The British music press (notably NME and Melody Maker) called this genre “shoegazing” because the musicians in these bands often maintained a motionless performing style, standing on stage and staring down at their effects pedals while playing their instruments (hence, the idea that they were gazing at their shoes). The shoegazing sound featured extensive use of guitar effects, and indistinguishable vocal melodies that blended into the creative noise of the guitars. Few shoegazers were dynamic performers or interesting interviewees, which prevented them from breaking through into markets in the United States. A lump description given to shoegaze bands in London in the early 1990s was “The Scene That Celebrates Itself.” In the 1990s, shoegaze groups were pushed aside by the likes of American grunge and britpop, forcing bands to breakup or evolve into a different style. Recent times have seen a renewed interest in the genre, among so-called “nu-gaze/newgaze” bands.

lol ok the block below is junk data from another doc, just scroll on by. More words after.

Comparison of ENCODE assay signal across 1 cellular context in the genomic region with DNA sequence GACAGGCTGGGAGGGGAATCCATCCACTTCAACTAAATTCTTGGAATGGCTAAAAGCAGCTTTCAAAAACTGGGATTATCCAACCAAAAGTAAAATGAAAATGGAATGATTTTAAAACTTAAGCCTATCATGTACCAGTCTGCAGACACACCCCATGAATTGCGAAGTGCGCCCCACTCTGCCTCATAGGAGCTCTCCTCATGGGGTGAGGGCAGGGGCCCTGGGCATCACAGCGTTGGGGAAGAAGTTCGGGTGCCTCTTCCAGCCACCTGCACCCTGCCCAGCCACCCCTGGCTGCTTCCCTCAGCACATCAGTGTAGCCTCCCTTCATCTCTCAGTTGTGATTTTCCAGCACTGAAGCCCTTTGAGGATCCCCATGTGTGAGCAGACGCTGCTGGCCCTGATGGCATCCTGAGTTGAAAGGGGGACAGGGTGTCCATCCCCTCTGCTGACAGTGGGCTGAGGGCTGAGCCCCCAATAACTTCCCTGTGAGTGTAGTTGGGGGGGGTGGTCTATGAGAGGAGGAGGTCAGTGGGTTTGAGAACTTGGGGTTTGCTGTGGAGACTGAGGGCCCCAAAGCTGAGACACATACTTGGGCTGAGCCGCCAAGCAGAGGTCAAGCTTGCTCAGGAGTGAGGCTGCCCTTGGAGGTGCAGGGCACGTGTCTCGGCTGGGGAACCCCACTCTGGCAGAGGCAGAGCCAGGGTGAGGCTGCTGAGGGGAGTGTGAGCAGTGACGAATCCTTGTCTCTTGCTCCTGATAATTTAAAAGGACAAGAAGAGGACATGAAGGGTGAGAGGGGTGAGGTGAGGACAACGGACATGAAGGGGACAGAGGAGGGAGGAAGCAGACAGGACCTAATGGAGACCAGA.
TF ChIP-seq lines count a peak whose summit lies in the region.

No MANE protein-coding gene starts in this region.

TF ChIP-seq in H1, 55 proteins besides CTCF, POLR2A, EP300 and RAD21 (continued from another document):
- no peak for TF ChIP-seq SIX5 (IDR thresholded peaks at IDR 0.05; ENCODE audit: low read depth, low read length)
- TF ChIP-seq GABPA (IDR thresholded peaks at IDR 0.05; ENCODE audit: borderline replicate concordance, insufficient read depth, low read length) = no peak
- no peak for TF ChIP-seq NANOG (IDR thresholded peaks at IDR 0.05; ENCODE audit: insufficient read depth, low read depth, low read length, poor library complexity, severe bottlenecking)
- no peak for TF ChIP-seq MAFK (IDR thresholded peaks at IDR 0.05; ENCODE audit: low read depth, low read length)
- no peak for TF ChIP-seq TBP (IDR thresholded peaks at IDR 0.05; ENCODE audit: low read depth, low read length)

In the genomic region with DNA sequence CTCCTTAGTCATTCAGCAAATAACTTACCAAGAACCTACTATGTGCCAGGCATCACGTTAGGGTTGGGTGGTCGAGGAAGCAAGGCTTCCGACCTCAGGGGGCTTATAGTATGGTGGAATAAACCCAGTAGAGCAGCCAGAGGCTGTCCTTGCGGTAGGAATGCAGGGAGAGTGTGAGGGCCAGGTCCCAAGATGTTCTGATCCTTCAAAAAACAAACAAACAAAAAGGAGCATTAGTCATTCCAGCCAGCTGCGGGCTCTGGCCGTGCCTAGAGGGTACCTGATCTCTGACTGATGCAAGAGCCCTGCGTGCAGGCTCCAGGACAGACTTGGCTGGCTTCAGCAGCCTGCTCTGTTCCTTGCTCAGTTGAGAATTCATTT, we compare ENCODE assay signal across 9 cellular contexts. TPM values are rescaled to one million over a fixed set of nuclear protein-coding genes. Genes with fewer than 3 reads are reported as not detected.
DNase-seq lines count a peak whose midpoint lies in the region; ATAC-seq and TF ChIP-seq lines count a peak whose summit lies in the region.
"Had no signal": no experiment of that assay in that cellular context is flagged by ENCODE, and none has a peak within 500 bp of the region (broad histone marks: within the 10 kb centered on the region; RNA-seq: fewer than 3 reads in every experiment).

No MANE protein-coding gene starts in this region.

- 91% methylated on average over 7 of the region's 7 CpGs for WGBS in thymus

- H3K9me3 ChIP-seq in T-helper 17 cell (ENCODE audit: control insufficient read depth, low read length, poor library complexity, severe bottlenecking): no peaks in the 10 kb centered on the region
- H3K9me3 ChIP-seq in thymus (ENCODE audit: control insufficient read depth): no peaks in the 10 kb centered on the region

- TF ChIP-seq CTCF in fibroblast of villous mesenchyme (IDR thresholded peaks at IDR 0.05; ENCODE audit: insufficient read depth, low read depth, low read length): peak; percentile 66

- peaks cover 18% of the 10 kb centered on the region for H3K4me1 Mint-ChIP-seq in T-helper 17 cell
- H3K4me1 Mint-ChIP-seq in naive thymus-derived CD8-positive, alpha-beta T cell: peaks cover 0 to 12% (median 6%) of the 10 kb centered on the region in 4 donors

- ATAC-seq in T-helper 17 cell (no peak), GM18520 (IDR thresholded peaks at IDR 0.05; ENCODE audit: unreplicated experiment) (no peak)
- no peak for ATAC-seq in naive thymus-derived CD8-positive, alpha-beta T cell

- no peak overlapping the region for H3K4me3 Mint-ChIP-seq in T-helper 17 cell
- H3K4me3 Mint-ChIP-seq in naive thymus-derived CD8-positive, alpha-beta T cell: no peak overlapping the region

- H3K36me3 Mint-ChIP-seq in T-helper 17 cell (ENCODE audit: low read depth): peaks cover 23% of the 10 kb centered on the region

See also: the Shoegaze discussion group on Last.fm.
Edited by JesusLovesRock on 26 Mar 2012, 14:13
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